He’s seen Steelheart bleed. And he wants revenge.

This book is straight action and adventure from start to finish. Brandon manages to completely captivate the reader from the first page. His writing is like magic, teasing and tempting, making you not want, but need to continue. The pacing is great, ebbing and flowing between wonderful action scenes and slower, more informative sections which delve into the backstory.

The premise is what captivated me to read this book in the first place: superheroes exist, but they’re all evil. I wanted to know what that world would be like. I wanted to see how regular humans would fight that, stand up for their freedoms. Following David, the protagonist, was a great and interesting journey as readers experience the technology humans are developing to slowly counter the Epics. And the greater mystery, why this all happened in the first place, always looms over, waiting to be discovered.

This was a fantastic book. Different than the usual YA I typically read, less romance, more action, violence, and adventure, and it was a nice change of pace. Brandon is a fantastic writer and the story was an easy read. I’m excited to see where the author is going to take the story next.

Book Reviews, Books, Reviews

Review: Kendare Blake brings a fresh, suspense-filled take on the ancient Greek gods in ‘Antigoddess’

Kendare Blake has a lot of fans, thanks to her awesome book Anna Dressed in Blood. She’s starting a new series with Antigoddess, which brings the greek gods roaring into today’s age in a wonderfully fresh way. What’s the book about? Here’s the summary:

Blake_antigoddessThe Goddess War begins in Antigoddess, the first installment of the new series by acclaimed author ofAnna Dressed in Blood, Kendare Blake.

Old Gods never die…

Or so Athena thought. But then the feathers started sprouting beneath her skin, invading her lungs like a strange cancer, and Hermes showed up with a fever eating away his flesh. So much for living a quiet eternity in perpetual health.

Desperately seeking the cause of their slow, miserable deaths, Athena and Hermes travel the world, gathering allies and discovering enemies both new and old. Their search leads them to Cassandra—an ordinary girl who was once an extraordinary prophetess, protected and loved by a god.

These days, Cassandra doesn’t involve herself in the business of gods—in fact, she doesn’t even know they exist. But she could be the key in a war that is only just beginning.

Because Hera, the queen of the gods, has aligned herself with other of the ancient Olympians, who are killing off rivals in an attempt to prolong their own lives. But these anti-gods have become corrupted in their desperation to survive, horrific caricatures of their former glory. Athena will need every advantage she can get, because immortals don’t just flicker out.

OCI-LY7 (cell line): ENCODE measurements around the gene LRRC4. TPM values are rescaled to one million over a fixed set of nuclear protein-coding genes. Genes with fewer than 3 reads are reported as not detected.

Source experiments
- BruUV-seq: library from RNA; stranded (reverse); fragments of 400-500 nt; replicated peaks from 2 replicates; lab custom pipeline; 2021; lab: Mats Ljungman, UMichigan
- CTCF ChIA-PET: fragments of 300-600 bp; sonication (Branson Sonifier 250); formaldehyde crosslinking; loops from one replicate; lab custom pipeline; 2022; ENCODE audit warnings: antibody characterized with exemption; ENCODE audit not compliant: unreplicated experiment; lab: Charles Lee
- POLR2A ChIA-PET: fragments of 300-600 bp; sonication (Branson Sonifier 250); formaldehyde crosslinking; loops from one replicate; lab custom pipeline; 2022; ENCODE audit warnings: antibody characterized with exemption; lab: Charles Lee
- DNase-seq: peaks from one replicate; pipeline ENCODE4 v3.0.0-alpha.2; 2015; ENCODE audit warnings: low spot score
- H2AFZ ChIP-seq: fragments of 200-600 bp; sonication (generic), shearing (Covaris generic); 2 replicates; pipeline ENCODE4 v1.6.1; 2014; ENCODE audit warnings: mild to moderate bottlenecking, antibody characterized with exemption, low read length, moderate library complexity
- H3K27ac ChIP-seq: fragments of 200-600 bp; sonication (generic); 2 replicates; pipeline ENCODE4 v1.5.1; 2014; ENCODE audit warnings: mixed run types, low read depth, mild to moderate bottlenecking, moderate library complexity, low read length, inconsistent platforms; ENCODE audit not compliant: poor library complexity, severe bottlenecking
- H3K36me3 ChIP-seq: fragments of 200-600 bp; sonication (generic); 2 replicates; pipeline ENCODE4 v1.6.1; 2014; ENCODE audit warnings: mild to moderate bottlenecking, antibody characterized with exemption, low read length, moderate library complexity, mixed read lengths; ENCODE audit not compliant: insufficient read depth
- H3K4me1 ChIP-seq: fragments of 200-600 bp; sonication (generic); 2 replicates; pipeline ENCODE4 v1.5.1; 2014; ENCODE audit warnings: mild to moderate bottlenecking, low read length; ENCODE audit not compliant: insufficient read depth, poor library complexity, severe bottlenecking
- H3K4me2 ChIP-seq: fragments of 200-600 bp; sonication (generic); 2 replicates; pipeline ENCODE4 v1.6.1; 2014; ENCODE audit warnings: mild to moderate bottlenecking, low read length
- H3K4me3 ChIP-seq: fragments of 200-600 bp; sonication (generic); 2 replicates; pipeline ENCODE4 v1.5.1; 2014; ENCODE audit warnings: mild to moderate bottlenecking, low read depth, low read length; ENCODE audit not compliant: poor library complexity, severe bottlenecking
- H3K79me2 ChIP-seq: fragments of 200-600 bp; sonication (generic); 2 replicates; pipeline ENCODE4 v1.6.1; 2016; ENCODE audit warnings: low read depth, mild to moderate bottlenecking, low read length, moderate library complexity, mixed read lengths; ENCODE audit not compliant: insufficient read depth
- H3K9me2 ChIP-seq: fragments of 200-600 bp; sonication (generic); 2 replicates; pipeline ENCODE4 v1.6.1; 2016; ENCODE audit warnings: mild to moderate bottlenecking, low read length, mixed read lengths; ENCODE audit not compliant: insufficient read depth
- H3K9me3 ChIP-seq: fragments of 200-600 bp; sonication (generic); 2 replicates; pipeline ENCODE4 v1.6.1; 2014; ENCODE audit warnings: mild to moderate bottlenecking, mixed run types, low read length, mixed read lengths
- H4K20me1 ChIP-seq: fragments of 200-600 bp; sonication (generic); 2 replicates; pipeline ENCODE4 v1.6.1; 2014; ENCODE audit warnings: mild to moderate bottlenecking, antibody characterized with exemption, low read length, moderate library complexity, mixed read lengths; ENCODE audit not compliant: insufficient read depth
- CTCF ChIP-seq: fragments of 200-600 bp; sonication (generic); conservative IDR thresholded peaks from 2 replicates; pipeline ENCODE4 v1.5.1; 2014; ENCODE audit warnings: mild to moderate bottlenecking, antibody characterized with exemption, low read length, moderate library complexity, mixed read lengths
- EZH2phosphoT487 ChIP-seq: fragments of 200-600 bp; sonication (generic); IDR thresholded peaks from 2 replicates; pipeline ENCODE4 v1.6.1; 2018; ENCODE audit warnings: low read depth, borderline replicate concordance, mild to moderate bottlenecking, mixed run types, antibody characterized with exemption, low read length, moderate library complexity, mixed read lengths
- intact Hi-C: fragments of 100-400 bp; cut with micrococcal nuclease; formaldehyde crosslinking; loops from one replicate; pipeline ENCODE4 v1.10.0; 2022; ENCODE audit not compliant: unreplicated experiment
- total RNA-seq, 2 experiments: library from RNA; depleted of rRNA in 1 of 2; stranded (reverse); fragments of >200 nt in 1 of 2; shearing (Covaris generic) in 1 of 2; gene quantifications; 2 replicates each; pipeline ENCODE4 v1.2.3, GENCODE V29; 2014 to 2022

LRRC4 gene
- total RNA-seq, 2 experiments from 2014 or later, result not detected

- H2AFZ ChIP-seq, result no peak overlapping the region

Every one of them dies in their own way. Some choke on feathers. Others become monsters. All of them rage against their last breath.

The Goddess War is about to begin.

I heard Kendare speak on a panel at SDCC, and I fell in love with her. This girl is freaking hilarious. And witty. And has some really poignant things to say. And all of these things are present in spades in Antigoddess. I laughed out loud frequently (it’s pretty funny hearing ancient immortals using current colloquialisms and pop-culture references with sarcasm, distain, and humor). I also really enjoyed the alternation of chapters between the main female protagonist, Cassandra (the reincarnation of an ancient prophetess, which is very cool), and some of the gods. It helps to see where they are coming from regarding the conflict that Cassandra gets pulled into the middle of, and it adds a lot of depth to the backstory, which helps me feel a lot more for the well-being of the characters.

There’s an interesting romance angle, but it isn’t front and center. There are nice little make-out bits shoved in here and there, but that’s not the point of this story. However, it adds a lot to the progression of the tale, and it rounds out the characters nicely. Plus, hey, who doesn’t want to make out with a hot golden god who can literally warm you with his touch? It’s pretty fun watching Cassandra experience all of these things.

There are a bit of f-bombs dropped, and some honest, real teen language (i.e. a bit crude sometimes), so if you’re put off by that be warned, it’s there. But it didn’t bother me, if anything it made what the teens (and ancient immortal gods) say feel more realistic.